While most of the comedy crashes and burns there are a few laughs to be found in the film. Most come from star Hemsworth’s charismatic portrayal of the God of Thunder. He plays up the stranger-in-a-strange-land aspect of the story with his cavalier but charming attitude and by breaking all rules of diner etiquette in a particularly funny scene with the scientists whose respective roles as love interest (Portman) friendly father figure (Skarsgaard) and POV character (Dennings) are ripped right out of a screenwriters handbook.
Though he handles the humorous moments without a problem Hemsworth struggles with some of the more dramatic scenes in the movie; the result of over-acting and too much time spent on the Australian soap opera Home and Away. Luckily he’s surrounded by a stellar supporting cast that fills the void. Most impressive is Tom Hiddleston who gives a truly humanistic performance as the jealous Loki. His arc steeped in Shakespearean tragedy (like Thor’s) drums up genuine sympathy that one rarely has for a comic book movie villain.
My grievances with the technical aspects of the production aside Branagh has succeeded in further exploring the Marvel Universe with a film that works both as a standalone superhero flick and as the next chapter in the story of The Avengers. Thor is very much a comic book film and doesn’t hide from the reputation that its predecessors have given the sub-genre or the tropes that define it. Balanced pretty evenly between “serious” and “silly ” its scope is large enough to please fans well versed in the source material but its tone is light enough to make it a mainstream hit.
The Tourist is about as difficult to get through as spotting the vowels in the name of its director. Florian Henckel von Donnersmark was last seen receiving a Best Foreign Film Oscar in 2007 for The Lives of Others which was about a couple living in East Berlin who were being monitored by the police of the German Democratic Republic. Its positive reception made way for the assumption that Donnersmark would continue to populate the USA with films of seemingly otherworldly and underrepresented themes. But his current project is saddening in its superficiality and total implausibility.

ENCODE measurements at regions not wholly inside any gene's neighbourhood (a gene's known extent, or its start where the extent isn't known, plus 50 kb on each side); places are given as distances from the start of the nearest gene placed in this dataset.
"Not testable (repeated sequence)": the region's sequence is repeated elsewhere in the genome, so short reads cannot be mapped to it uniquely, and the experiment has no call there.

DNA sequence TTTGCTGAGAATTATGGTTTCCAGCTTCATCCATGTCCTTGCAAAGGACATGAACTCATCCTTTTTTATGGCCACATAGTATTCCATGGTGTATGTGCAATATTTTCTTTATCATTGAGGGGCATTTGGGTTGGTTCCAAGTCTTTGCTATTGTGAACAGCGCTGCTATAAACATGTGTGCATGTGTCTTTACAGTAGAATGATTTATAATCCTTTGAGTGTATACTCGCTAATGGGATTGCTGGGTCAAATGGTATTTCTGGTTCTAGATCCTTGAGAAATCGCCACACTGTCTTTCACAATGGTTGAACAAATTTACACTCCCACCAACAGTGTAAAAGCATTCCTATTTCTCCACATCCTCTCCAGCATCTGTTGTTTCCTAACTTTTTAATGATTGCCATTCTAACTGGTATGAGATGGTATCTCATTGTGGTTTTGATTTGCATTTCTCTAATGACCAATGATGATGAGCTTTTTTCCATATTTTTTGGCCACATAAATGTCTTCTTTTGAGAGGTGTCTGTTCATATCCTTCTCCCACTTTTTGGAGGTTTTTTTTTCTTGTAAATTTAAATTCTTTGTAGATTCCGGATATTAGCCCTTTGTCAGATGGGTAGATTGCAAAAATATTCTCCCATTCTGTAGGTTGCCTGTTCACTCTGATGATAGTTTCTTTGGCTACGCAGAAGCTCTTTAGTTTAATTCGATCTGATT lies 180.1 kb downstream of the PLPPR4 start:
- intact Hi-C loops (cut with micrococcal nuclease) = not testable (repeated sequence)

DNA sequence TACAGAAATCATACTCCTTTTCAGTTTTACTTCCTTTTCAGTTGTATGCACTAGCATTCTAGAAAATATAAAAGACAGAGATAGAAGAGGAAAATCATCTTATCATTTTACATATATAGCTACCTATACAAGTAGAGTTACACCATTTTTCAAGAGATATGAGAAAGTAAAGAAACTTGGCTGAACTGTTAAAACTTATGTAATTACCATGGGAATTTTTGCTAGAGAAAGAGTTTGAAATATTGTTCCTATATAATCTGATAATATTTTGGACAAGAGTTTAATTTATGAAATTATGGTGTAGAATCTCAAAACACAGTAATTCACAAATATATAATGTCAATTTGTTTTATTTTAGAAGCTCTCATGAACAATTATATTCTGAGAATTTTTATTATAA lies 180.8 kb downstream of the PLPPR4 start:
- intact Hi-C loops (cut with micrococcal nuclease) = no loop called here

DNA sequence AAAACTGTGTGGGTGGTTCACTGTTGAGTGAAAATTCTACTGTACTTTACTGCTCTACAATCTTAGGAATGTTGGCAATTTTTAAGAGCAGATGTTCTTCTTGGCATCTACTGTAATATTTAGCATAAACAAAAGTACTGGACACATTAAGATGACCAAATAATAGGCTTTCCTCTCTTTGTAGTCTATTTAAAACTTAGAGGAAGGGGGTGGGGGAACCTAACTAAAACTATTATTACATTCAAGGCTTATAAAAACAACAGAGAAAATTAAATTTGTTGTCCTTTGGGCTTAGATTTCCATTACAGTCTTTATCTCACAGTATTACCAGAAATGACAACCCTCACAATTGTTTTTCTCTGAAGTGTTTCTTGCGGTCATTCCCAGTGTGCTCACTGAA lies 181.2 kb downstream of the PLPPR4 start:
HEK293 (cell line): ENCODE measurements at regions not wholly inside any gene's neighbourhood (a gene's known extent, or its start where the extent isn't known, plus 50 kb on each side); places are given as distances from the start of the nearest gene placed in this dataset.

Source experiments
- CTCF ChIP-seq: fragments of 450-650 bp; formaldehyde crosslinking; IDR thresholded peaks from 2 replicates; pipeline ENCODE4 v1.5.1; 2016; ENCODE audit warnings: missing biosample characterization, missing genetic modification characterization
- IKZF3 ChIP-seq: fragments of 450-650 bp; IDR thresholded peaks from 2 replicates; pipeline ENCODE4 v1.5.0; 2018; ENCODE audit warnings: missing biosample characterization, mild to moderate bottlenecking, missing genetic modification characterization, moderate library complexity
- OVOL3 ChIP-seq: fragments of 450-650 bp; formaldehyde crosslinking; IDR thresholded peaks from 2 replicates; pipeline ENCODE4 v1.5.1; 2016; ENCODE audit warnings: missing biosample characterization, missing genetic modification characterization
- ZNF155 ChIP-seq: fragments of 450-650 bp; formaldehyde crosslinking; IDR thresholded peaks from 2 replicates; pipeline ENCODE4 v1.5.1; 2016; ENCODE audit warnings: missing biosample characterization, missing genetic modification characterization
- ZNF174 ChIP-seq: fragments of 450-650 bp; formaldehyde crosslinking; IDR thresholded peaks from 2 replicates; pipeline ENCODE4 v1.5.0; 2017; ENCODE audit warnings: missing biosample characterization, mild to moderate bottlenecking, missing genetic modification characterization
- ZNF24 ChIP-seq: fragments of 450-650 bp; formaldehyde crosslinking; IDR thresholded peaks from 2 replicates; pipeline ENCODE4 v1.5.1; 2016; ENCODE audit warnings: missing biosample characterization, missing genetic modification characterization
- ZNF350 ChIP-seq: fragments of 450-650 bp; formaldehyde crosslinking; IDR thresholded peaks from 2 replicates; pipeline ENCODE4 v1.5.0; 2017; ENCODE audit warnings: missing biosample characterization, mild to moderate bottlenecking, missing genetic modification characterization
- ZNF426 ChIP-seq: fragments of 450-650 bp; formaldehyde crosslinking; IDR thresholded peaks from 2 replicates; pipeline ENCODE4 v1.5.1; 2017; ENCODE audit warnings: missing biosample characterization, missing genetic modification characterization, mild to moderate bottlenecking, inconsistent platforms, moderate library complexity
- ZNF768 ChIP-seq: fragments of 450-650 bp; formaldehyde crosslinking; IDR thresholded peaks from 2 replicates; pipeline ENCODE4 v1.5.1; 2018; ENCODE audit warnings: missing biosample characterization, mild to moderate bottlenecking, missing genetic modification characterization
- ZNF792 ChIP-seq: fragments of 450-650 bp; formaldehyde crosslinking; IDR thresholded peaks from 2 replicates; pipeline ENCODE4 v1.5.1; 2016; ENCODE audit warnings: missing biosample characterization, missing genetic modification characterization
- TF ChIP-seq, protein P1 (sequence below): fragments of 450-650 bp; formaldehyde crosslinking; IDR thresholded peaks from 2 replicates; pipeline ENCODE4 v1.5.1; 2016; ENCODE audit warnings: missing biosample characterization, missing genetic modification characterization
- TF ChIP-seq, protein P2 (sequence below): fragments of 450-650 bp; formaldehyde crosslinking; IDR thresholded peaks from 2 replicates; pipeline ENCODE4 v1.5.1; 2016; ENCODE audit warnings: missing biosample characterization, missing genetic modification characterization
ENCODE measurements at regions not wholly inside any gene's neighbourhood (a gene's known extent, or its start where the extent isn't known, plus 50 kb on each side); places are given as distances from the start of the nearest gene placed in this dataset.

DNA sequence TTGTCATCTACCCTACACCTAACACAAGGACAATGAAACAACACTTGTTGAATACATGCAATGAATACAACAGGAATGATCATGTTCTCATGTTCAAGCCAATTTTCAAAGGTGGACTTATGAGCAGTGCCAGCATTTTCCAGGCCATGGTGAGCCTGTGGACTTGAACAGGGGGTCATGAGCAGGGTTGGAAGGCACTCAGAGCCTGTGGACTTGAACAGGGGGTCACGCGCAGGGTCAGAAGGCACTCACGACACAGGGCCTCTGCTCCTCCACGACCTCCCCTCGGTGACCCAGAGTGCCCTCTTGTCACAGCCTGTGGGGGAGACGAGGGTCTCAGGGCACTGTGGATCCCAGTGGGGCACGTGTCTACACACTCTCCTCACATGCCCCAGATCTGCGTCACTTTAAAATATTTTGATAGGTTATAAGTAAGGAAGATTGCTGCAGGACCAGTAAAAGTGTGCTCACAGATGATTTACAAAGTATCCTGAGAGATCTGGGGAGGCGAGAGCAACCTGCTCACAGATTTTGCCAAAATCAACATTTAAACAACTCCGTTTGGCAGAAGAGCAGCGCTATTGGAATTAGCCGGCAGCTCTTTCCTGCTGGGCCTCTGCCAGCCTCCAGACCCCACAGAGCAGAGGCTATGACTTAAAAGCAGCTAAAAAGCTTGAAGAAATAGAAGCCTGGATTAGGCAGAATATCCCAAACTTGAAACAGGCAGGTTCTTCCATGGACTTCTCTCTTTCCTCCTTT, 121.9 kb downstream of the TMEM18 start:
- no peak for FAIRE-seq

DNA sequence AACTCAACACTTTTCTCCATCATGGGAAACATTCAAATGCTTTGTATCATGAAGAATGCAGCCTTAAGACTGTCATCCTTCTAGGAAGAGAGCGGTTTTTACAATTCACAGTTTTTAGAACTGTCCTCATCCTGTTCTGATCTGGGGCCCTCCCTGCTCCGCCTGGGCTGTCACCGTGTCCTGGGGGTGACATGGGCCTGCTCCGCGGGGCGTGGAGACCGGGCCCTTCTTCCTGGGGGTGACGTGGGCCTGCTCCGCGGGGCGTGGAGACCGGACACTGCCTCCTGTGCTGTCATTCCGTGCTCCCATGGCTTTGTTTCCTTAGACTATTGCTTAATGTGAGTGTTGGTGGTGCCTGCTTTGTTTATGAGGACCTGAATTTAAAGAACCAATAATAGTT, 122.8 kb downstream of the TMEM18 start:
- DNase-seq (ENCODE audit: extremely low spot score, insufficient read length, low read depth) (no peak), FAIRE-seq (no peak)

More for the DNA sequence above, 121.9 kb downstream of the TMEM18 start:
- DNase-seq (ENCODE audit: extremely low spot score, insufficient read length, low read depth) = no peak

The film’s only real upside is its stars: two of our most prized Americans. Johnny Depp plays Frank Tupelo a math teacher from Wisconsin who travels to Europe after his wife leaves him presumably because of his weakness and simplicity. While en route to Venice he meets Elise Clifton-Ward (Angelina Jolie) who situates herself in his company after she receives a letter from her criminal lover Alexander Pearce (who stole some billions from a very wealthy Russian and the British government) with instructions to find someone on a train who looks like him and make the police believe that he is the real Alexander Pearce to throw the authorities and the Russians off his track. Elise picks Frank and after they are photographed kissing each other on the balcony of Elise’s hotel everyone begins to believe Frank is the real Pearce and so begins the chase.
While Donnersmark could not have picked two better looking people to film roaming around Venice his lack of faith in the audience is obvious. Every aspect of the characters is hammed up again and again as if Donnersmark felt burdened with the task of making us see his vision. Doubtful that we’re capable of getting to where he wants us he has crafted a movie completely devoid of subtlety. Elise’s strength and superiority over Frank are portrayed by close-ups and repeated instances of men burping up their lungs upon seeing her (as if her beauty is in any way subjective?). And in case we forgot that Frank is the victim in this story -- even though he’s been tricked chased and shot at - Donnersmark still felt the need to pin him with a lame electronic cigarette to puff on. Frank and Elise somehow manage to lack mystery even though we get very few factual details about each of them.